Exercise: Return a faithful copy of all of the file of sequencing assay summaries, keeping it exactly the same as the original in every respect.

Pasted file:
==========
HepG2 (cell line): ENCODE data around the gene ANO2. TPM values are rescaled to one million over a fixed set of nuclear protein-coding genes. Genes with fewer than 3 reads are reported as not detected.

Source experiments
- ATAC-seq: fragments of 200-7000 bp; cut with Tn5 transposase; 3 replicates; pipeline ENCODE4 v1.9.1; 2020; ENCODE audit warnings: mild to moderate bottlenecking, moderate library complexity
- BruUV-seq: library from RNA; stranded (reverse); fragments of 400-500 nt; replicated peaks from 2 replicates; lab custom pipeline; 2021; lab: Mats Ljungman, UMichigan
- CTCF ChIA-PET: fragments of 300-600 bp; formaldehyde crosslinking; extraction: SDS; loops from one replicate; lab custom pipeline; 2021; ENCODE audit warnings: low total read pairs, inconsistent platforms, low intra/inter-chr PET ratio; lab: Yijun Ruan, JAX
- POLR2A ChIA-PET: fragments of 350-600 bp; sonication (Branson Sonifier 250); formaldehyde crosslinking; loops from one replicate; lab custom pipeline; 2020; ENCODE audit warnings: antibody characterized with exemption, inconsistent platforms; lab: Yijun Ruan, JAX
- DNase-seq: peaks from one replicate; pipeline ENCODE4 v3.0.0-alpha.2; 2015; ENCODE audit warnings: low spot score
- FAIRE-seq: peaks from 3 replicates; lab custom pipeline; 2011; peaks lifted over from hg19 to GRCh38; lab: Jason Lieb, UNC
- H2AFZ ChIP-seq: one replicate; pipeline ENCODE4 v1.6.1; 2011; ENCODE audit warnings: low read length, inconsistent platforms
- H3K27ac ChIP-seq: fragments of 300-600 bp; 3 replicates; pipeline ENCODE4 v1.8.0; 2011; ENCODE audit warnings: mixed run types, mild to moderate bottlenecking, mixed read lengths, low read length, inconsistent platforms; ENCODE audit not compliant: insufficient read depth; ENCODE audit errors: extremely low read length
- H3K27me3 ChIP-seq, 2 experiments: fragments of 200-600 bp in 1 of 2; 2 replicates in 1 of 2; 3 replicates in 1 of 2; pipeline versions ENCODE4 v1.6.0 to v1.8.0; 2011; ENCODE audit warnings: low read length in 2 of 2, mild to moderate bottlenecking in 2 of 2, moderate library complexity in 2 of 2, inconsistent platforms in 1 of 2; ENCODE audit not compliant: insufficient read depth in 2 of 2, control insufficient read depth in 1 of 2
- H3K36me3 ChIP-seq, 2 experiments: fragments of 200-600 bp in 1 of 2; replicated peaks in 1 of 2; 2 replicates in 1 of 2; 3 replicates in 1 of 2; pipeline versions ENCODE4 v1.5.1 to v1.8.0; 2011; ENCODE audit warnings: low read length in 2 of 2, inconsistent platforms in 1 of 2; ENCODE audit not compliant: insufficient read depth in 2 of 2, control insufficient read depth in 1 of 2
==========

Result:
HepG2 (cell line): ENCODE data around the gene ANO2. TPM values are rescaled to one million over a fixed set of nuclear protein-coding genes. Genes with fewer than 3 reads are reported as not detected.

Source experiments
- ATAC-seq: fragments of 200-7000 bp; cut with Tn5 transposase; 3 replicates; pipeline ENCODE4 v1.9.1; 2020; ENCODE audit warnings: mild to moderate bottlenecking, moderate library complexity
- BruUV-seq: library from RNA; stranded (reverse); fragments of 400-500 nt; replicated peaks from 2 replicates; lab custom pipeline; 2021; lab: Mats Ljungman, UMichigan
- CTCF ChIA-PET: fragments of 300-600 bp; formaldehyde crosslinking; extraction: SDS; loops from one replicate; lab custom pipeline; 2021; ENCODE audit warnings: low total read pairs, inconsistent platforms, low intra/inter-chr PET ratio; lab: Yijun Ruan, JAX
- POLR2A ChIA-PET: fragments of 350-600 bp; sonication (Branson Sonifier 250); formaldehyde crosslinking; loops from one replicate; lab custom pipeline; 2020; ENCODE audit warnings: antibody characterized with exemption, inconsistent platforms; lab: Yijun Ruan, JAX
- DNase-seq: peaks from one replicate; pipeline ENCODE4 v3.0.0-alpha.2; 2015; ENCODE audit warnings: low spot score
- FAIRE-seq: peaks from 3 replicates; lab custom pipeline; 2011; peaks lifted over from hg19 to GRCh38; lab: Jason Lieb, UNC
- H2AFZ ChIP-seq: one replicate; pipeline ENCODE4 v1.6.1; 2011; ENCODE audit warnings: low read length, inconsistent platforms
- H3K27ac ChIP-seq: fragments of 300-600 bp; 3 replicates; pipeline ENCODE4 v1.8.0; 2011; ENCODE audit warnings: mixed run types, mild to moderate bottlenecking, mixed read lengths, low read length, inconsistent platforms; ENCODE audit not compliant: insufficient read depth; ENCODE audit errors: extremely low read length
- H3K27me3 ChIP-seq, 2 experiments: fragments of 200-600 bp in 1 of 2; 2 replicates in 1 of 2; 3 replicates in 1 of 2; pipeline versions ENCODE4 v1.6.0 to v1.8.0; 2011; ENCODE audit warnings: low read length in 2 of 2, mild to moderate bottlenecking in 2 of 2, moderate library complexity in 2 of 2, inconsistent platforms in 1 of 2; ENCODE audit not compliant: insufficient read depth in 2 of 2, control insufficient read depth in 1 of 2
- H3K36me3 ChIP-seq, 2 experiments: fragments of 200-600 bp in 1 of 2; replicated peaks in 1 of 2; 2 replicates in 1 of 2; 3 replicates in 1 of 2; pipeline versions ENCODE4 v1.5.1 to v1.8.0; 2011; ENCODE audit warnings: low read length in 2 of 2, inconsistent platforms in 1 of 2; ENCODE audit not compliant: insufficient read depth in 2 of 2, control insufficient read depth in 1 of 2